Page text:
As embroidery is currently back in fashion, it is very interesting to see what were the tendencies some centuries ago. The Medieval embroidery exhibition at V&A looks closely at the old masterpieces, skillfully crafted to tiny details, hundreds of years ago.
It is rather remarkable how intricate handwork this is – so much that one may suspect it being painted instead. The smallest stitches are created by hand in varieties of colour, over the presumably long period of time. The exquisite attention to details is rather outstanding, giving glimpses of both Medieval reality and imagination of the time. From the grim torture of martyred saints to the scenes with baby Jesus and other saints, scenes are depicted with a meticulous precision that the sophisticated embroidery techniques made possible.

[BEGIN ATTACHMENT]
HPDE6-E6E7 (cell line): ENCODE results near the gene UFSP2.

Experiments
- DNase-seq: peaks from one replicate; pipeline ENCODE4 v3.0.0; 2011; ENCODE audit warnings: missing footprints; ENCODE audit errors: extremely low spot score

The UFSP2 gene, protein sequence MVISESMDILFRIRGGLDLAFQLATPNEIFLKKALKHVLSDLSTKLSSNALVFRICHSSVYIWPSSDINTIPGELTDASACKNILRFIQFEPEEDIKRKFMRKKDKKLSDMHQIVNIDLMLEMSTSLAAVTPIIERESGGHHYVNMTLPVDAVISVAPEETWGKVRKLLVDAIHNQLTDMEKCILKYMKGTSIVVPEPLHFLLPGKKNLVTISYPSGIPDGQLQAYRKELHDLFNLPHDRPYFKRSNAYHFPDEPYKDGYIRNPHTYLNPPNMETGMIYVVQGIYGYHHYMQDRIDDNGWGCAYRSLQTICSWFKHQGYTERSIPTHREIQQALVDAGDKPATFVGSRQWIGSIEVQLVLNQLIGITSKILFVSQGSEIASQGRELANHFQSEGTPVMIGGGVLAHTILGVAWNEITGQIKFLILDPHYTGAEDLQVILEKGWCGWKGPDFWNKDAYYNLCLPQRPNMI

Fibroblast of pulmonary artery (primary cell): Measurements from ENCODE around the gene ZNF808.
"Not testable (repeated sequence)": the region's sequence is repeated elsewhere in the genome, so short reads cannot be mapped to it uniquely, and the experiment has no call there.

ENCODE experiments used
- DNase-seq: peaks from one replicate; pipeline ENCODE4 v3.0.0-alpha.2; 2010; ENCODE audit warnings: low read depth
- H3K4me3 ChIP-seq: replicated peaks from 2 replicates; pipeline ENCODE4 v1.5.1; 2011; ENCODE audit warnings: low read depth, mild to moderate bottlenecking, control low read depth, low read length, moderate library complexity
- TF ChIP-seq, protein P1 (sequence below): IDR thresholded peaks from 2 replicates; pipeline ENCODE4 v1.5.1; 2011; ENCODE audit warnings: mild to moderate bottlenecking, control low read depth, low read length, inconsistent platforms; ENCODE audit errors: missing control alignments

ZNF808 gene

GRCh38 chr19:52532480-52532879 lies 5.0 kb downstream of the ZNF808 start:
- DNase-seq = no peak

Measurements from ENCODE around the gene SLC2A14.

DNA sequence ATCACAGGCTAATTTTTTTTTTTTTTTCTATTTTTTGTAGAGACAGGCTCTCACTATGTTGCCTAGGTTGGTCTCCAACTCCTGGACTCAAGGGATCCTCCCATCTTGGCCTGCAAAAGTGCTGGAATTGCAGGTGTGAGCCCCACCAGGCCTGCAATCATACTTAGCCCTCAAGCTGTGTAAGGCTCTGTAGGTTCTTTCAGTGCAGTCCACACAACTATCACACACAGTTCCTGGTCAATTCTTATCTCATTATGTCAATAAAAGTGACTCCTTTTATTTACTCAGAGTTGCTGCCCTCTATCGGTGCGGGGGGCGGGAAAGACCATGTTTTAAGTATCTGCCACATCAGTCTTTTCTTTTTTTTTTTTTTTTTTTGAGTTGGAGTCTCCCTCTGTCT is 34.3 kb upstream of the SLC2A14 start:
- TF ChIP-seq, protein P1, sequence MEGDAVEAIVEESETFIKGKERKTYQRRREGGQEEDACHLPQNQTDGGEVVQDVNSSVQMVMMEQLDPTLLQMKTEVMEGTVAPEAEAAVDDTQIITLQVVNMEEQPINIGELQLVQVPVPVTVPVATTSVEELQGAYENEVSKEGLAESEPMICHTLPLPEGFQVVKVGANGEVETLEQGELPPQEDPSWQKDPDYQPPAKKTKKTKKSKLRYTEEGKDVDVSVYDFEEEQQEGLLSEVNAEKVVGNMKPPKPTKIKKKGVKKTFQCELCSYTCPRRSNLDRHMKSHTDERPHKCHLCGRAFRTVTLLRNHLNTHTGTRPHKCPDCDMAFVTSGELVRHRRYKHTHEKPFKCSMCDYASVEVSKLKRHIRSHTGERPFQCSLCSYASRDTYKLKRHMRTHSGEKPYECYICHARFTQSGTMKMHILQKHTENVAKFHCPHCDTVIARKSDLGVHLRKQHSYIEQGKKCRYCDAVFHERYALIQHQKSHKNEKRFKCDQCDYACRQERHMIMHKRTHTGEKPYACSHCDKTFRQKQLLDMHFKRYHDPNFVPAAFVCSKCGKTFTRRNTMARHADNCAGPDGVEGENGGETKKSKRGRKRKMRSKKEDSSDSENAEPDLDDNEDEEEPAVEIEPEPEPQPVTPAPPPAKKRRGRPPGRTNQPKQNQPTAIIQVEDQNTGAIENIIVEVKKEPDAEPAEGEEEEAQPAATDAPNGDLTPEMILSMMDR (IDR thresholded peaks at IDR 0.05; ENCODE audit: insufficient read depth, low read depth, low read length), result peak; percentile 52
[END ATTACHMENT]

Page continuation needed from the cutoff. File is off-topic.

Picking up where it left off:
Latin for ‘English work’, the phrase ‘opus anglicanum’ was first coined in the 13th century to describe the highly-prized and luxurious embroideries made in England of silk and gold and silver thread, picturing complex imagery.
From the 12th to the 15th centuries, England enjoyed an international reputation for the quality of its luxury embroideries, which were sought after by kings, queens, popes and cardinals. The exhibition will present an outstanding range of rare, surviving examples – both ecclesiastical and secular. Although documents show that many embroideries were made for secular use at the time, very few survive today as they were either worn out or became unfashionable and were discarded.
This is the largest embroidery exhibition of this kind in half a century, depicting over 100 pieces of work Medieval period of time. Sponsored by the Royal Embroidery specialists of Hand and Lock who carry the traditional craft into the modern day.
Opus Anglicanum: Masterpieces of English Medieval Embroidery at V&A till 7th Feb 2017.